There were other features in her conduct that were very much in her favor. Never would she take any sort of gift for herself or for any of her family. They were miserably poor, and visitors offered them money without end, but it was invariably refused. Indeed, it is not unlikely that this prohibition to receive anything was one of the commands imposed upon her by Our Lady.
Her early simplicity, too, was in no way affected by the crowds who sought her. If she had not been under the special guidance of God, she could not have failed to have her head turned by the notice taken of her and the flattery that was poured into her ear. People called her a saint; asked her to put her hand on pious objects, and so make relics of them; but she always answered, “Why, I can’t bless anything.” It all made no impression upon her, and she never seemed to take to herself any of the compliments paid her, but all went to Our Lady, who had regarded the humility of her handmaiden.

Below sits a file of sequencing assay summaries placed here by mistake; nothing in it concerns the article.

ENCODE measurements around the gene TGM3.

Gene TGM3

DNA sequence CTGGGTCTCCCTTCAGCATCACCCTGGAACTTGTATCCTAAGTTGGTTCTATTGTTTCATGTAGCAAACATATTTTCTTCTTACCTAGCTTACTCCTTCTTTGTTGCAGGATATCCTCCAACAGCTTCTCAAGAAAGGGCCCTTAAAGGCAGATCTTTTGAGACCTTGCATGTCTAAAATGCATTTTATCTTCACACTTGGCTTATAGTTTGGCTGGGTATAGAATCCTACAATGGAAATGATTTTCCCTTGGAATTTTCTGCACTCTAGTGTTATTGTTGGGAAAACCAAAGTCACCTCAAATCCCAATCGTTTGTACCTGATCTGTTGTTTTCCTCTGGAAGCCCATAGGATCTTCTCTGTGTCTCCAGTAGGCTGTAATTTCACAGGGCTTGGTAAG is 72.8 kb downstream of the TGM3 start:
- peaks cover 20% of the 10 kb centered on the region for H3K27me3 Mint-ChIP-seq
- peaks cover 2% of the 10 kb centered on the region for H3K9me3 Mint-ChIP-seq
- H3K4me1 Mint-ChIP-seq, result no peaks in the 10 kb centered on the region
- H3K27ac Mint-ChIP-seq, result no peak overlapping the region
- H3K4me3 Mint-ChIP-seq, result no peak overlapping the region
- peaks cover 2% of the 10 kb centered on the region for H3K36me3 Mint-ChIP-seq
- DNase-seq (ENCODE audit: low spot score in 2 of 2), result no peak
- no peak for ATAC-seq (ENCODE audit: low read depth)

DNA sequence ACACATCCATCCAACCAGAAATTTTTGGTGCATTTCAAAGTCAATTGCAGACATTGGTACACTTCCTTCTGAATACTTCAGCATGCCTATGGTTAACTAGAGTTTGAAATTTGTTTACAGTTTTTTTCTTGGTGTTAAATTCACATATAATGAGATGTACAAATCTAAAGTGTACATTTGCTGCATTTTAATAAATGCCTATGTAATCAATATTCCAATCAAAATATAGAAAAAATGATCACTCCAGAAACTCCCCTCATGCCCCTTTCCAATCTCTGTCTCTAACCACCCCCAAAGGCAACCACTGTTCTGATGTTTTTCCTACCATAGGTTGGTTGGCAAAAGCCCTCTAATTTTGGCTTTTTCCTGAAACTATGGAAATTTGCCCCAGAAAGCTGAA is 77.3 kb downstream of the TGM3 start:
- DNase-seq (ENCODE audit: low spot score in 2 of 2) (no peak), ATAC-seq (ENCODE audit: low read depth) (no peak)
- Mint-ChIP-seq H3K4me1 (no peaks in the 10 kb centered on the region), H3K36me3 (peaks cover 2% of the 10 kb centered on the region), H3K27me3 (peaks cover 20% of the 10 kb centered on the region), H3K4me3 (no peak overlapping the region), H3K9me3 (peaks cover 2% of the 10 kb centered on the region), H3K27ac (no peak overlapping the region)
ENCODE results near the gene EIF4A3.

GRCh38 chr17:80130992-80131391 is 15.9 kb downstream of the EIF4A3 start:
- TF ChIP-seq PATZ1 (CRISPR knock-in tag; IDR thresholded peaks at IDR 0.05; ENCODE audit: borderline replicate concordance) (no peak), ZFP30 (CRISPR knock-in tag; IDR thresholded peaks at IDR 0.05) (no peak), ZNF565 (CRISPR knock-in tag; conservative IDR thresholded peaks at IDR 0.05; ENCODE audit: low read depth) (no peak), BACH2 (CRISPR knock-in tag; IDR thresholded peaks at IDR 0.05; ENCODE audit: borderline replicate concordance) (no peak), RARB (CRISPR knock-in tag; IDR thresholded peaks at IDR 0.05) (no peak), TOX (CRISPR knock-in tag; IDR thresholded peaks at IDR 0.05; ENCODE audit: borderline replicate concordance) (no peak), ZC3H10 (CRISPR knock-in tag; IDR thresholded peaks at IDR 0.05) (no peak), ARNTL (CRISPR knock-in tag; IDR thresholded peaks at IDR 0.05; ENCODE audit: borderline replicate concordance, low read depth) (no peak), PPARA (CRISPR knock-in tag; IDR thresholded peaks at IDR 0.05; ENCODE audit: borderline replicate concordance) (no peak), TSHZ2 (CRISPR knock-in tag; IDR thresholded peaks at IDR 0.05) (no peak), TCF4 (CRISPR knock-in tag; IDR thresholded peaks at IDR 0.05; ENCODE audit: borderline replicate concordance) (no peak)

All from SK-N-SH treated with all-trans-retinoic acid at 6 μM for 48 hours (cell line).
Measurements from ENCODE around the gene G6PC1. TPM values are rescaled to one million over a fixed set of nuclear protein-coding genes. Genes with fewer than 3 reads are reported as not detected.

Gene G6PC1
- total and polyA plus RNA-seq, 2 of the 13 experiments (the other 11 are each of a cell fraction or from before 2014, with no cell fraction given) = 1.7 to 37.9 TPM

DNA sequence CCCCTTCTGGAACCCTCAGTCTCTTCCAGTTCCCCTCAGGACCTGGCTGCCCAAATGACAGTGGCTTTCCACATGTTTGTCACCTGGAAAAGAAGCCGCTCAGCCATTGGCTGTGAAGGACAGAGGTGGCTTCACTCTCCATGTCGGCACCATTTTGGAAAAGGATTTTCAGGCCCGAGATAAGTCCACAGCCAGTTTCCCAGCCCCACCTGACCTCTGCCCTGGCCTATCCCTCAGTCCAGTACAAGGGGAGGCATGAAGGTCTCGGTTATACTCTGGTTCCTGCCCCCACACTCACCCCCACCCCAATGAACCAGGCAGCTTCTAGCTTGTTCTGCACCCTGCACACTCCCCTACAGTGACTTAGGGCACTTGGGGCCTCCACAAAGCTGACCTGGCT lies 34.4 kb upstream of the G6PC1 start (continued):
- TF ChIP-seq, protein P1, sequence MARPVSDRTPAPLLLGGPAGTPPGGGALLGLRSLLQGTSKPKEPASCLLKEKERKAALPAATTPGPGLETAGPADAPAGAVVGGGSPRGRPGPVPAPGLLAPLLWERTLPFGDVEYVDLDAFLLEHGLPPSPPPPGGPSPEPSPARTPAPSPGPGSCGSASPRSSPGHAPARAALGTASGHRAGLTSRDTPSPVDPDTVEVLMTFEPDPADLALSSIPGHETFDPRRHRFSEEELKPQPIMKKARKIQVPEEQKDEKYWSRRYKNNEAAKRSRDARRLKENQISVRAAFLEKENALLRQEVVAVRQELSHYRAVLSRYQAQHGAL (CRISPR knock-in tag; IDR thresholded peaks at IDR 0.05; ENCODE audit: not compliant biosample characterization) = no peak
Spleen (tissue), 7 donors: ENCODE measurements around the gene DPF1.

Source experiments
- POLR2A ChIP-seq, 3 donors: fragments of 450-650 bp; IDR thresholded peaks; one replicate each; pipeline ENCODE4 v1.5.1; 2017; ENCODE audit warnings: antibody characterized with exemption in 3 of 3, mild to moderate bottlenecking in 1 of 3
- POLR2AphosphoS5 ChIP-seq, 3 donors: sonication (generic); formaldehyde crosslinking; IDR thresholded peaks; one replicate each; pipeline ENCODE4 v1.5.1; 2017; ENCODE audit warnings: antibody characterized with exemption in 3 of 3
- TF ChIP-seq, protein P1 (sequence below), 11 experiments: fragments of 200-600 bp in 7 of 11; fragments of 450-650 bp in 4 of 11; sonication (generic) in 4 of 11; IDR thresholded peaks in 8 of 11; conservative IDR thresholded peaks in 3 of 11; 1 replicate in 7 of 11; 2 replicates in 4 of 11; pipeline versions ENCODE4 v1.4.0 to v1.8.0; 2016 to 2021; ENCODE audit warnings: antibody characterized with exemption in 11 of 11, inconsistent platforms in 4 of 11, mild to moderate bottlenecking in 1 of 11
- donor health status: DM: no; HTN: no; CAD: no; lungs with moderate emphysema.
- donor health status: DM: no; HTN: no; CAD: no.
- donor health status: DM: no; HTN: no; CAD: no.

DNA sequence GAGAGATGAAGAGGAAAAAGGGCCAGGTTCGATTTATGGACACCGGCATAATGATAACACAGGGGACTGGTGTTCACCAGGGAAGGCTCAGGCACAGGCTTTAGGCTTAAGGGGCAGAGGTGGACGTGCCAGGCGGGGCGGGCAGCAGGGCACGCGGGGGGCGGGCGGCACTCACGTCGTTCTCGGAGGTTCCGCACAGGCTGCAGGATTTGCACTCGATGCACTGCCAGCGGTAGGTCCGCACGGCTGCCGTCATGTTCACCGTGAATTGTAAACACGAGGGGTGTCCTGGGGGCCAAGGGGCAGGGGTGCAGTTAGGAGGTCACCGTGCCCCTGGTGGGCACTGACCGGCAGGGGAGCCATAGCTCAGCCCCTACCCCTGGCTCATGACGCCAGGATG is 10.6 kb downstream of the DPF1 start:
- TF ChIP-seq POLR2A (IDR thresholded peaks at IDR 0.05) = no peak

Another curious fact told very much in her favor, and was strong evidence of the reality of her visions. Contact with her seemed to kindle devotion, and had a wonderful power to strengthen in her visitors their faith in the supernatural. Men of the world who listened to her story could not help believing, often in spite of themselves. “I don’t know about the miracles,” said a Protestant magistrate who visited Lourdes; ” it is that child who astonishes me and goes to my heart. I am sure there must be something in her story.” In fact, Bernadette, the ignorant, matter-of-fact, rather dull, undemonstrative Bernadette, exercised a regular apostolate in the impulse she gave to devotion to Our Lady and to belief in the supernatural.